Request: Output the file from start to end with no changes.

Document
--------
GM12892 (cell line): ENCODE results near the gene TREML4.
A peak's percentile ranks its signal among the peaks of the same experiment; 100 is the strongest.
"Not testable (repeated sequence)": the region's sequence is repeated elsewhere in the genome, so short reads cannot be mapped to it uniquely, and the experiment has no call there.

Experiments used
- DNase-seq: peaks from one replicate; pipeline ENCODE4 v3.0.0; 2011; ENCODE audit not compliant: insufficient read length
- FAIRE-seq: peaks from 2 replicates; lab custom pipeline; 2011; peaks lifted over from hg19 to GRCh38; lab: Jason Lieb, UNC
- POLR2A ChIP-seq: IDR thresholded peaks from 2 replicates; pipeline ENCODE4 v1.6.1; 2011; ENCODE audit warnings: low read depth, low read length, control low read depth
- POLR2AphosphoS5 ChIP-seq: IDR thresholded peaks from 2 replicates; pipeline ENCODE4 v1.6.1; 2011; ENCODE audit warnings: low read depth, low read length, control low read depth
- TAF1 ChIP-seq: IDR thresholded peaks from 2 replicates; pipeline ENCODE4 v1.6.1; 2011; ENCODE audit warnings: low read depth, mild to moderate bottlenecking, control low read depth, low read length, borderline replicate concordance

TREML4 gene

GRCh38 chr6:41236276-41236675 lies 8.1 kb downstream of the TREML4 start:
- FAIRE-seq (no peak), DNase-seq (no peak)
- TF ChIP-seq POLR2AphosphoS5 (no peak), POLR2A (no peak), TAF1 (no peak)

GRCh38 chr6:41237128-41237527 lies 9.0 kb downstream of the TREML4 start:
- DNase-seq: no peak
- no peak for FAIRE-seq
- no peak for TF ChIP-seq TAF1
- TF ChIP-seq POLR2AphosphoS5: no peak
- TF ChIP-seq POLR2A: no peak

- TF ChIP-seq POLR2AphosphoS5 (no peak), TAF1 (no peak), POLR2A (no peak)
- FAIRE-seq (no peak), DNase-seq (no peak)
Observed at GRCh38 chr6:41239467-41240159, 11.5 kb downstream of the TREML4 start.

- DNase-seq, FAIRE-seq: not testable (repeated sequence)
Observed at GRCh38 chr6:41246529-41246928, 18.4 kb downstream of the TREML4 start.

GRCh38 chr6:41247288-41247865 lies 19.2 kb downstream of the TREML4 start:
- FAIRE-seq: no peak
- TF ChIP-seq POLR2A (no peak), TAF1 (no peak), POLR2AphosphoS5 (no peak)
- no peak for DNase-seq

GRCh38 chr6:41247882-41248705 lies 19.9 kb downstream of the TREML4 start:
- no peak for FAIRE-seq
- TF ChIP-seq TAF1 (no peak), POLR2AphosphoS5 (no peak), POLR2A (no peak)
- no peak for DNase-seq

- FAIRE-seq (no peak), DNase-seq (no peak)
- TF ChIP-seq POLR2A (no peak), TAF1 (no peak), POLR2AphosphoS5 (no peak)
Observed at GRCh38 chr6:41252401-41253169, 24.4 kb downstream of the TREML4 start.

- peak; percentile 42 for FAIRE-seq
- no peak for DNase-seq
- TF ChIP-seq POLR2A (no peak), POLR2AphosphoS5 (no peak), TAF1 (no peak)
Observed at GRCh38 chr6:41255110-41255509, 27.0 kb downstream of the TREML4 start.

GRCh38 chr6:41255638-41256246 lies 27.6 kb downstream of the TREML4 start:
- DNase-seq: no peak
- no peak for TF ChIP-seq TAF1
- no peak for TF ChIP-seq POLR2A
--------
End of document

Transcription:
GM12892 (cell line): ENCODE results near the gene TREML4.
A peak's percentile ranks its signal among the peaks of the same experiment; 100 is the strongest.
"Not testable (repeated sequence)": the region's sequence is repeated elsewhere in the genome, so short reads cannot be mapped to it uniquely, and the experiment has no call there.

Experiments used
- DNase-seq: peaks from one replicate; pipeline ENCODE4 v3.0.0; 2011; ENCODE audit not compliant: insufficient read length
- FAIRE-seq: peaks from 2 replicates; lab custom pipeline; 2011; peaks lifted over from hg19 to GRCh38; lab: Jason Lieb, UNC
- POLR2A ChIP-seq: IDR thresholded peaks from 2 replicates; pipeline ENCODE4 v1.6.1; 2011; ENCODE audit warnings: low read depth, low read length, control low read depth
- POLR2AphosphoS5 ChIP-seq: IDR thresholded peaks from 2 replicates; pipeline ENCODE4 v1.6.1; 2011; ENCODE audit warnings: low read depth, low read length, control low read depth
- TAF1 ChIP-seq: IDR thresholded peaks from 2 replicates; pipeline ENCODE4 v1.6.1; 2011; ENCODE audit warnings: low read depth, mild to moderate bottlenecking, control low read depth, low read length, borderline replicate concordance

TREML4 gene

GRCh38 chr6:41236276-41236675 lies 8.1 kb downstream of the TREML4 start:
- FAIRE-seq (no peak), DNase-seq (no peak)
- TF ChIP-seq POLR2AphosphoS5 (no peak), POLR2A (no peak), TAF1 (no peak)

GRCh38 chr6:41237128-41237527 lies 9.0 kb downstream of the TREML4 start:
- DNase-seq: no peak
- no peak for FAIRE-seq
- no peak for TF ChIP-seq TAF1
- TF ChIP-seq POLR2AphosphoS5: no peak
- TF ChIP-seq POLR2A: no peak

- TF ChIP-seq POLR2AphosphoS5 (no peak), TAF1 (no peak), POLR2A (no peak)
- FAIRE-seq (no peak), DNase-seq (no peak)
Observed at GRCh38 chr6:41239467-41240159, 11.5 kb downstream of the TREML4 start.

- DNase-seq, FAIRE-seq: not testable (repeated sequence)
Observed at GRCh38 chr6:41246529-41246928, 18.4 kb downstream of the TREML4 start.

GRCh38 chr6:41247288-41247865 lies 19.2 kb downstream of the TREML4 start:
- FAIRE-seq: no peak
- TF ChIP-seq POLR2A (no peak), TAF1 (no peak), POLR2AphosphoS5 (no peak)
- no peak for DNase-seq

GRCh38 chr6:41247882-41248705 lies 19.9 kb downstream of the TREML4 start:
- no peak for FAIRE-seq
- TF ChIP-seq TAF1 (no peak), POLR2AphosphoS5 (no peak), POLR2A (no peak)
- no peak for DNase-seq

- FAIRE-seq (no peak), DNase-seq (no peak)
- TF ChIP-seq POLR2A (no peak), TAF1 (no peak), POLR2AphosphoS5 (no peak)
Observed at GRCh38 chr6:41252401-41253169, 24.4 kb downstream of the TREML4 start.

- peak; percentile 42 for FAIRE-seq
- no peak for DNase-seq
- TF ChIP-seq POLR2A (no peak), POLR2AphosphoS5 (no peak), TAF1 (no peak)
Observed at GRCh38 chr6:41255110-41255509, 27.0 kb downstream of the TREML4 start.

GRCh38 chr6:41255638-41256246 lies 27.6 kb downstream of the TREML4 start:
- DNase-seq: no peak
- no peak for TF ChIP-seq TAF1
- no peak for TF ChIP-seq POLR2A